- The wye-delta transformer configuration is a more familiar technology than Zig-zag, and most manufacturers provide such transformers. In contrast, fewer manufacturers make an effort to specialize in zig-zag technology.
- The Two-winding transformer can be used to provide auxiliary power from the secondary winding of the grounding transformer.
How to Properly Specify and Select a Grounding Transformer
The system needs must be incorporated into any decision about selecting a grounding transformer. The following key parameters should always be considered during the entire selection process:
1. Primary System Voltage
One of the most important considerations for selecting the grounding transformer is the system voltage to which it has to be connected. Another voltage consideration for selecting the grounding transformer is its ability to withstand lightning surges. This is specified as the transformer’s basic impulse level.
2. Rated kilo-volt amperes (kVA)
Grounding transformers only have a very specific short-time operation during ground faults. Therefore, they are smaller and cheaper than continuous-duty transformers of the same kVA rating.
3. Fault current and duration
This is the total fault current expected to flow through the system in case of a ground fault. Ultimately, this is the current that must be grounded through the transformer. Therefore, the transformer must withstand the current magnitude, ranging between 100 – 1000 Amps, for a specific period of time, without getting damaged from the current flow or the resulting heating effect.
4. Continuous neutral current
Grounding transformers are not sized based on kVA ratings but their current ratings. The continuous neutral current is the amount of current that must pass through the neutral circuit without tripping any protective gear or device.
The Impedance value can be defined in terms of ohm resistance per phase or as a percentage. It should be chosen such that, in case of a single line-to-ground fault, the voltages of the unfaulted phases do not exceed the temporary overvoltage withstand capability of the transformer and the rest of the system equipment.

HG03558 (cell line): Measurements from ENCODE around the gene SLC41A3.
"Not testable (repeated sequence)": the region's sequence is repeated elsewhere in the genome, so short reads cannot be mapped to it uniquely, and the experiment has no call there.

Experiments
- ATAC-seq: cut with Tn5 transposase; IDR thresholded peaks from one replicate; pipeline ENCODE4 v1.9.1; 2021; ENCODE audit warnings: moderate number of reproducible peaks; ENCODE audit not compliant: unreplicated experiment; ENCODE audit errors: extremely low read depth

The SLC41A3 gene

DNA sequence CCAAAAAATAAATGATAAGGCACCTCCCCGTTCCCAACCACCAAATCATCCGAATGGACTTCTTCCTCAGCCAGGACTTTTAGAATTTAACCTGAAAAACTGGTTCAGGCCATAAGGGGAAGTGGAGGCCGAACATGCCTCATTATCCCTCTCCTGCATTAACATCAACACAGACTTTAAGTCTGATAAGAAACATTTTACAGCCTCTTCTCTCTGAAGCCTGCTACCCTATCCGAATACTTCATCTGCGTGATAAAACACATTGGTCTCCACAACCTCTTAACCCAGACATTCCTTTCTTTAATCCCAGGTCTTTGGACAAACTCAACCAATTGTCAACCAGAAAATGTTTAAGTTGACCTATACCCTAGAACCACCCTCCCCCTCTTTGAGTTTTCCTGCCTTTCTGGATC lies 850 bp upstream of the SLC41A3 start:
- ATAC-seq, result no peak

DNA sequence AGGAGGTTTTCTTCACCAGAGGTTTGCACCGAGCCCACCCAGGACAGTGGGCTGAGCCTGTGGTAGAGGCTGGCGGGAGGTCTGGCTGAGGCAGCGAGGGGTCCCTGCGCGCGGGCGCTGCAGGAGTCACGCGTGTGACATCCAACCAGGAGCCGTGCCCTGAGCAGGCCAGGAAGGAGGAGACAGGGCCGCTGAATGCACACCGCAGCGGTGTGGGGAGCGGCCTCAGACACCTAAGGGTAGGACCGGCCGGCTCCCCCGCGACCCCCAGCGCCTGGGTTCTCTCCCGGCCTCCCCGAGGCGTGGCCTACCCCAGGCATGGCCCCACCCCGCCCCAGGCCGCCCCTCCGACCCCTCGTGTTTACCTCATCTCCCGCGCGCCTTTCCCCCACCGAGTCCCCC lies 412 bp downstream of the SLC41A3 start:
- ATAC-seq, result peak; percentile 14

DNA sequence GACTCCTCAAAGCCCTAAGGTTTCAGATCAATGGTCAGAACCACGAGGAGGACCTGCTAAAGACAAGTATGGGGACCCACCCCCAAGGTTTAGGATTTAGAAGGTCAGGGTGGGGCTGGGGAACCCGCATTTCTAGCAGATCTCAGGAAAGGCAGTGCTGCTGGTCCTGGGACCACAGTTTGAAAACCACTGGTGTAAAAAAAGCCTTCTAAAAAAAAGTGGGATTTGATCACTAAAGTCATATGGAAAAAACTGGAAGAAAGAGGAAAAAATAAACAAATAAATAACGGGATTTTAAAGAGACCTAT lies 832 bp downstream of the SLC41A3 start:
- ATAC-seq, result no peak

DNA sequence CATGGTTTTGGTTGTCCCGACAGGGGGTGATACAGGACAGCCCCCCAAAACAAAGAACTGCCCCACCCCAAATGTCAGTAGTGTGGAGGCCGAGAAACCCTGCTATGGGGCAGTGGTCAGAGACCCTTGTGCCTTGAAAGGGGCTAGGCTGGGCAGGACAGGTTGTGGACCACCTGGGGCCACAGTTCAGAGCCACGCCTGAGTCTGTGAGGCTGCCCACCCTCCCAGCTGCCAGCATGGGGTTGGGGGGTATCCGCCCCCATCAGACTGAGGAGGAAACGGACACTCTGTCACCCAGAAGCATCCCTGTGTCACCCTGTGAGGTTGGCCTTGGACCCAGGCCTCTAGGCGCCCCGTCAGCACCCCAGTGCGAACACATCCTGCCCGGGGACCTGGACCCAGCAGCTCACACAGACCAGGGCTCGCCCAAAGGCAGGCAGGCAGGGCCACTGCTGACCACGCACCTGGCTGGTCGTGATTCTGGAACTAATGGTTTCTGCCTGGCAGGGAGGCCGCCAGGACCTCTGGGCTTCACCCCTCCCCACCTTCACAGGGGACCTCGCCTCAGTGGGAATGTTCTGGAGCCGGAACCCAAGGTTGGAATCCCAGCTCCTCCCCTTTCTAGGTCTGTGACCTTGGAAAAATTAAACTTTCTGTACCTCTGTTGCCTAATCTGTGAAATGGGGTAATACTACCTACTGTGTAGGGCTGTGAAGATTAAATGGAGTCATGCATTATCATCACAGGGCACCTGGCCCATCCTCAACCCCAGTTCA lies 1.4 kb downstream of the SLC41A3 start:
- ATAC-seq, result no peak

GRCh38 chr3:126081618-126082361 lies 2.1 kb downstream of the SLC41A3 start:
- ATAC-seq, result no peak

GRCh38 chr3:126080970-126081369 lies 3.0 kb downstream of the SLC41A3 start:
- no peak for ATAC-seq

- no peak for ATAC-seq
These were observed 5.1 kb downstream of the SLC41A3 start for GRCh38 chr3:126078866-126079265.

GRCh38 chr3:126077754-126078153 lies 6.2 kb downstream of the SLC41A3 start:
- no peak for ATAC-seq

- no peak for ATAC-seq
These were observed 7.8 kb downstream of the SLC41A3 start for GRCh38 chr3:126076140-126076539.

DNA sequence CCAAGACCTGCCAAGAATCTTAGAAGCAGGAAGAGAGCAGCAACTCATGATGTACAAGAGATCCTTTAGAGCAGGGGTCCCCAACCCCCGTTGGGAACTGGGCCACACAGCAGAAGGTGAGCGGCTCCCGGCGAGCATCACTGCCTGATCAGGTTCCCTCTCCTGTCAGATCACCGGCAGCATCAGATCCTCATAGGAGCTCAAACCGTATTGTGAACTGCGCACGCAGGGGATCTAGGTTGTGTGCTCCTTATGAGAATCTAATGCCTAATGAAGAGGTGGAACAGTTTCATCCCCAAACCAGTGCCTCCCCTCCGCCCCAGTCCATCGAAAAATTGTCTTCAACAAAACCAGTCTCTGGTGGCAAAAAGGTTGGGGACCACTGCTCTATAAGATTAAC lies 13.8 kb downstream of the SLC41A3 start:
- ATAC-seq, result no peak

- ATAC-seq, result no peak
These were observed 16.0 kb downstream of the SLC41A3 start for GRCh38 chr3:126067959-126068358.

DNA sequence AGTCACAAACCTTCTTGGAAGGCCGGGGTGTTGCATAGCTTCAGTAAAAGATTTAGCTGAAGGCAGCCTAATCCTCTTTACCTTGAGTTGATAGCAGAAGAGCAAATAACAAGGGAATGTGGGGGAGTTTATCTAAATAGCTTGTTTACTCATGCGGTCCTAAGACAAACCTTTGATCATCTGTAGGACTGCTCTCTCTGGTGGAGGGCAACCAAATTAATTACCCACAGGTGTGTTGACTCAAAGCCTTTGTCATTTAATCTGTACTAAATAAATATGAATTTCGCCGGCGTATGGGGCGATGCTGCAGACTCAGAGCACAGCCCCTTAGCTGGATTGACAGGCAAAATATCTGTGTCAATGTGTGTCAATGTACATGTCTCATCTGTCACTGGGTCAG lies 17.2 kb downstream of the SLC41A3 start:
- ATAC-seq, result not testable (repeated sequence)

6. Primary winding connection
It is important to specify the transformer’s primary connection type, i.e., whether it is configured based on Wye or Zig-zag design.
7. Auxiliary Loading
Transformers of Wye and Zig-zag primary winding configurations have their size considerations when it comes to auxiliary loading. This must be considered when choosing the correct transformer and operating a chosen transformer properly.
8. Secondary connection
If the transformer has a secondary winding, then the connection type (Delta or Wye) and voltage ratings of this winding should also be specified.
Important Features and Options to Consider for Designing a Grounding Transformer
The above characteristics can help specify and select the correct grounding transformer for your system. However, a few additional concerns must be considered when designing the transformer. These include:
- Special paint should be applied on the transformer body as required.
- The location where the transformer will be installed and operated should be considered, e.g., whether it will be used outdoors or indoors. Additional measures must be taken to protect the transformer in outdoor applications.
- Consider the application and the unique characteristics of the transformer fluid options (silicone, mineral oil, and natural ester fluids) before choosing one option. Make appropriate design changes to facilitate the chosen option.
- Consider the connectivity type based on the site, e.g., whether a live front or a dead front design is required. The terminals can also be located in different places on the body, e.g., on the sidewall or under a cover, and they can be enclosed or exposed.
- Temperature rise is normally expected to be 65°C, but that can vary based on location, ventilation, and application. Thus, it should be adjusted within the design if necessary.
- Environmental concerns like site elevation should be considered, and proper protective mechanisms should be installed to help the transformer operate in every scenario.
- In the case of resistance grounding, ensure that the rated voltage of the neutral ground resistor equals the line-to-ground voltage of the grounding transformer. Also, ensure that its current rating and duration also match the ratings of the grounding transformer.